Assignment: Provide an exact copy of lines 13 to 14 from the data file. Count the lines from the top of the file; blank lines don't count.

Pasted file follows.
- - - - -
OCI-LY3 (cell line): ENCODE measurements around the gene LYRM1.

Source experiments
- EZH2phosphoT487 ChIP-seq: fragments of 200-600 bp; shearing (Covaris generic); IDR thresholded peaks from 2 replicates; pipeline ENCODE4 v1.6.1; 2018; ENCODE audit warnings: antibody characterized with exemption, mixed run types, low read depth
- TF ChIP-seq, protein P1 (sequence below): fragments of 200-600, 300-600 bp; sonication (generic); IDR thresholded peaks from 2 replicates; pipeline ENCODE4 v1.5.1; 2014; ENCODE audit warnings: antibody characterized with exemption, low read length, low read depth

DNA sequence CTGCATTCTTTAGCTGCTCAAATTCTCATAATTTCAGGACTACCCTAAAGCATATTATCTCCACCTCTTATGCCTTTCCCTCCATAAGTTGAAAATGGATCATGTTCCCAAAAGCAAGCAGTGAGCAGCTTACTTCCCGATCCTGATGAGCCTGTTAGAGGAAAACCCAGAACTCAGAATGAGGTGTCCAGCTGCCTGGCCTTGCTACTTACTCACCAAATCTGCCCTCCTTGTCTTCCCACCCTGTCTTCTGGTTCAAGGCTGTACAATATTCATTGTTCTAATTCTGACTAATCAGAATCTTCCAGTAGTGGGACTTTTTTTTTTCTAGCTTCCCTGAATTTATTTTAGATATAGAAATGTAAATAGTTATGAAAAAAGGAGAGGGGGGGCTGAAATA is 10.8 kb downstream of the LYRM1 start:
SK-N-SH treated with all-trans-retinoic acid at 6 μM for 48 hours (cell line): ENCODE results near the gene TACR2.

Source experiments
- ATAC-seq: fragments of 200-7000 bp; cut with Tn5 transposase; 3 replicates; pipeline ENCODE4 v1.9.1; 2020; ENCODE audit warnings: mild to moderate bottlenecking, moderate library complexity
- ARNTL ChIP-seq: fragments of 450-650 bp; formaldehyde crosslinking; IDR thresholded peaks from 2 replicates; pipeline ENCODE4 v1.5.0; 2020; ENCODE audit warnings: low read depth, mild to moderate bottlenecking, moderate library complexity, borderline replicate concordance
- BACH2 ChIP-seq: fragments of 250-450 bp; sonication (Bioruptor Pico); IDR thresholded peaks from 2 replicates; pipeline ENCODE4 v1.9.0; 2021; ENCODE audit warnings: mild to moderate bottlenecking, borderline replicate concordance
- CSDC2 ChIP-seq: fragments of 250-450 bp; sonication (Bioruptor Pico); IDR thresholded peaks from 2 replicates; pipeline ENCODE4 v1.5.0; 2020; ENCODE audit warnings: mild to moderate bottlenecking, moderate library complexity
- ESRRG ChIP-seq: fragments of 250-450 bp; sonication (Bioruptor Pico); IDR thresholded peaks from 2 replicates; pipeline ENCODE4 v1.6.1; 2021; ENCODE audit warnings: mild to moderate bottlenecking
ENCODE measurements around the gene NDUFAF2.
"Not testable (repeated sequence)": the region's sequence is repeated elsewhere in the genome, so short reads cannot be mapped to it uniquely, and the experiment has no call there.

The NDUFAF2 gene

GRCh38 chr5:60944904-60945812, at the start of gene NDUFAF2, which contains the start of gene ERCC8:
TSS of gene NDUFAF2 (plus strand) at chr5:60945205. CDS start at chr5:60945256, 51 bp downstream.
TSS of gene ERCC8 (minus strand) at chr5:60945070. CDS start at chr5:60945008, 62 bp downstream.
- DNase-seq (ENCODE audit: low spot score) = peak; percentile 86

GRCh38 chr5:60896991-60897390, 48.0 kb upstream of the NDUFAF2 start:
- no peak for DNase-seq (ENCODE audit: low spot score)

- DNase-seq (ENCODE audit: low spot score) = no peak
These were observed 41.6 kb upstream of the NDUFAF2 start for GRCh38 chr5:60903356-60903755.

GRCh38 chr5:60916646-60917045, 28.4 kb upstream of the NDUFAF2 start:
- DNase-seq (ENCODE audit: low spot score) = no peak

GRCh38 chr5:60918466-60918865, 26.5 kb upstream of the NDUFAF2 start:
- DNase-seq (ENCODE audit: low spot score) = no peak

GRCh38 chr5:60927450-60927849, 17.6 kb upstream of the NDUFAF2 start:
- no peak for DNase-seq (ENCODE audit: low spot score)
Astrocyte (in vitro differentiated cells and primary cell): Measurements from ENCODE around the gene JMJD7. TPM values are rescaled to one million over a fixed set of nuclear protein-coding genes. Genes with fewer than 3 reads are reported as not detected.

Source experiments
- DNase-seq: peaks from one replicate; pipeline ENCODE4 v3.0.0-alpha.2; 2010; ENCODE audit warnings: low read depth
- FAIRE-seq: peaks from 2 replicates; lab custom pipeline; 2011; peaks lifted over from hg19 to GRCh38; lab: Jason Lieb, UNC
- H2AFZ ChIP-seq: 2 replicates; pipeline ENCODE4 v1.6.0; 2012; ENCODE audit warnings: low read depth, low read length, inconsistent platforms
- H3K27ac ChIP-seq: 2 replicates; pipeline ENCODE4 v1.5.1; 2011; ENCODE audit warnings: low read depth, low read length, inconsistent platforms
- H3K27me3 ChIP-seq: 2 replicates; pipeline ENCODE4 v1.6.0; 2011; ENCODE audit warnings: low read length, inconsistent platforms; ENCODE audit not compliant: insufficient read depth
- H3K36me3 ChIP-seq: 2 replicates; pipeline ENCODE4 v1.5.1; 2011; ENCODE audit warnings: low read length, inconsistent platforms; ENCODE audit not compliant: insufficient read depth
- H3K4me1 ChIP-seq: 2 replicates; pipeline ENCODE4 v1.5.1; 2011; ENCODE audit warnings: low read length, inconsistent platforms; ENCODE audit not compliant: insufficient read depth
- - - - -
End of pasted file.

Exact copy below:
ENCODE measurements around the gene NDUFAF2.
"Not testable (repeated sequence)": the region's sequence is repeated elsewhere in the genome, so short reads cannot be mapped to it uniquely, and the experiment has no call there.